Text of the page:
Monday, January 15, 2007

Remembering great teachers that shaped our lives

Friday before spring semester classes begin is a time AU has set aside to celebrate and strengthen teaching. For the past two years, our gorgeous new Katzen Arts Center ( ) has been the venue for this event. It is titled the Ann Ferren Teaching Conference ( after a former faculty member and Interim Provost, who crusaded to support faculty members in becoming better teachers. I wish students could witness this event, where nearly three hundred faculty and a few advanced graduate students spend a day discussing a calling they love and to which they are deeply committed.

Panel discussions are mostly led by faculty, who share effective, innovative teaching practices and by students, who discuss teaching practices that engage and motivate them. This year, I added a new set of perspectives to the mix. I invited three AU board members to share experiences of teaching practices and teachers that made a difference in their lives.

Here is an excerpt from the letter in which I described the panel’s context and purpose:

“The panel’s motivating idea emerged from a memorable Terrace Dining Room breakfast I shared with several Board members and students, coinciding with last November’s Board meeting.

As an alternative to casual conversation, I posed a question to [the board members] that interested me and I thought would interest the four or five students present: “Could you tell us about the path you followed from AU student to Board member, especially choices you made along the way, how they worked out and what you learned from them?” As conversation progressed, I also posed a second question: “what do you find most personally rewarding and fulfilling about your present professional work and about your role as a Board member?” Despite an early hour, students became totally engaged with the conversations these questions evoked, as I did. My goal, in proposing an Ann Ferren Teaching Conference panel with Board-member participants, was to recreate the ambiance of that breakfast in a way that faculty colleagues would find valuable.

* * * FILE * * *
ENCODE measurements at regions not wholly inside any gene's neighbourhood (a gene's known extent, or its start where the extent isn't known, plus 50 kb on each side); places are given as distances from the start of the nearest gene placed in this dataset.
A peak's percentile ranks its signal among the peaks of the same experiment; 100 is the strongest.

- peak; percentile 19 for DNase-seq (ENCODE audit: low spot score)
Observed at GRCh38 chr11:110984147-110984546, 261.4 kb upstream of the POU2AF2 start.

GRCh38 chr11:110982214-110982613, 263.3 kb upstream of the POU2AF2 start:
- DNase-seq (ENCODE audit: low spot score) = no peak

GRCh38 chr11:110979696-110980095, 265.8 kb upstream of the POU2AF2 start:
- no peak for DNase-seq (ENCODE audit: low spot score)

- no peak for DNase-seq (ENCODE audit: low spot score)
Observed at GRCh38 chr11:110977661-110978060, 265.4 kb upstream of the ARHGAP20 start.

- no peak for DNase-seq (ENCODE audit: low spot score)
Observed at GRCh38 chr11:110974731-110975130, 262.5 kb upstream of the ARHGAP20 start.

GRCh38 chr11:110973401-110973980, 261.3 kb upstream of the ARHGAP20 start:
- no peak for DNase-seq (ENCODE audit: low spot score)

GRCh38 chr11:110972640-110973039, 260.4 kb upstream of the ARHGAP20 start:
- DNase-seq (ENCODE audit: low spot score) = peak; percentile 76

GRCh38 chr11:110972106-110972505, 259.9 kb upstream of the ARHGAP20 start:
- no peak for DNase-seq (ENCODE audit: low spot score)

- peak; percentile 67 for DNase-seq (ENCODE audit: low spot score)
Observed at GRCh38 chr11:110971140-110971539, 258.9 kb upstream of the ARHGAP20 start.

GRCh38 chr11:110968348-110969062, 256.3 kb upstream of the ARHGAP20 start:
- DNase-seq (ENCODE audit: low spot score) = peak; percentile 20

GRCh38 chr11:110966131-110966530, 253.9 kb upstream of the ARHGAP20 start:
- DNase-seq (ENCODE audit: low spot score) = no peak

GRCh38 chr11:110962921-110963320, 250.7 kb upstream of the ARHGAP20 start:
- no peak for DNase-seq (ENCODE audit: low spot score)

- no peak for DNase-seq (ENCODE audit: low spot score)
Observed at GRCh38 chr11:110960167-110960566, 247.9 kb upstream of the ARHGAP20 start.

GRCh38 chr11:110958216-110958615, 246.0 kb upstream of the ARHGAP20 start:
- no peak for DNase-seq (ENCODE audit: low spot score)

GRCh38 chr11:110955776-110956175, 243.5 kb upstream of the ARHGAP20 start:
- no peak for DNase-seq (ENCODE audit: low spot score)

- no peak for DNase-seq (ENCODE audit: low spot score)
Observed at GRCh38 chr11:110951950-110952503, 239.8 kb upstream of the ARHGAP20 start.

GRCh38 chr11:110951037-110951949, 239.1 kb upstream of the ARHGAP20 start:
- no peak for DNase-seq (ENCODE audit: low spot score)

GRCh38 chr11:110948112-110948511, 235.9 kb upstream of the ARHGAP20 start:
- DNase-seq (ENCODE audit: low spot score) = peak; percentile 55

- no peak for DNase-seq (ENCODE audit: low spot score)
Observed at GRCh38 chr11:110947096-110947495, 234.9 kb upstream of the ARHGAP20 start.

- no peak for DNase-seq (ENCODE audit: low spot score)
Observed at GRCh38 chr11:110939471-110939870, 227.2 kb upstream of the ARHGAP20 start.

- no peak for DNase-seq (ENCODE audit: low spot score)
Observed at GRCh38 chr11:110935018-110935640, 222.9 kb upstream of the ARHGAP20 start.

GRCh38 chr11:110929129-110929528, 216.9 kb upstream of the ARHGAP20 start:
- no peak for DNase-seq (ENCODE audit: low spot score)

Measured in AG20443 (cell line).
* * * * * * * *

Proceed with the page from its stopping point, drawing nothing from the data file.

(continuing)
Having now thought about the panel more concretely, I believe that achieving this goal could provide a most useful connection between you, in your roles as alumni/Board members, and faculty members who attend. But the conversation’s substance must be somewhat different from our November breakfast because the audience will be different. What would most interest colleagues, it seems to me, is candid, personal reflections about how memorable contacts with faculty members, both positive and negative, both within the classroom and outside of it, shaped important life-choices you made on your path from AU student to Board member. The contacts need not have been with AU faculty members, though of course recollections from AU would have particular meaning for this audience.

Some of you may be familiar with David Shribman’s entertaining, evocative little book, I Remember My Teacher. One striking impression the book made on me was the very different ways that teachers memorably impacted their students. Some were compassionate, others irascible. Some were primarily classroom performers; others were empathetic, caring mentors. Sometimes the influence was felt immediately, for others it came many years later."

Writing this last has led me to reflect on teachers I remember – all at the university level, in contrast to some of Shribman’s subjects. My honors supervisor at Dartmouth, John Williams, taught me a valuable lesson in mentoring by agreeing to direct my research in an area of the philosophy of history that he had not studied for years. We read the same works together, me for the first time, him for the second. My doctoral advisor at the University of Minnesota, Robert Holt, provided support that very probably kept me from blowing my brains out when I was suffering through painful divorce proceedings. Carnegie Mellon’s Herbert Simon convinced me, in the gentlest way possible, that my postdoctoral project applying certain esoteric mathematical formalisms to the political economy of developing nations exceeded my capabilities and, possibly, anyone’s capabilities. MIT’s Jay Forrester compelled me to master his dynamic simulation model of US economic development by tasking me to introduce the model to his group’s principal corporate financial sponsors, with him in the audience.”

The panel was moving – even memorable. I wish I could have videotaped it. Board members spoke of specific faculty members who gave them self confidence, inspired them and motivated them. It was a reminder to those of us who have chosen teaching a profession that our work does make a difference.


Post a Comment

<< Home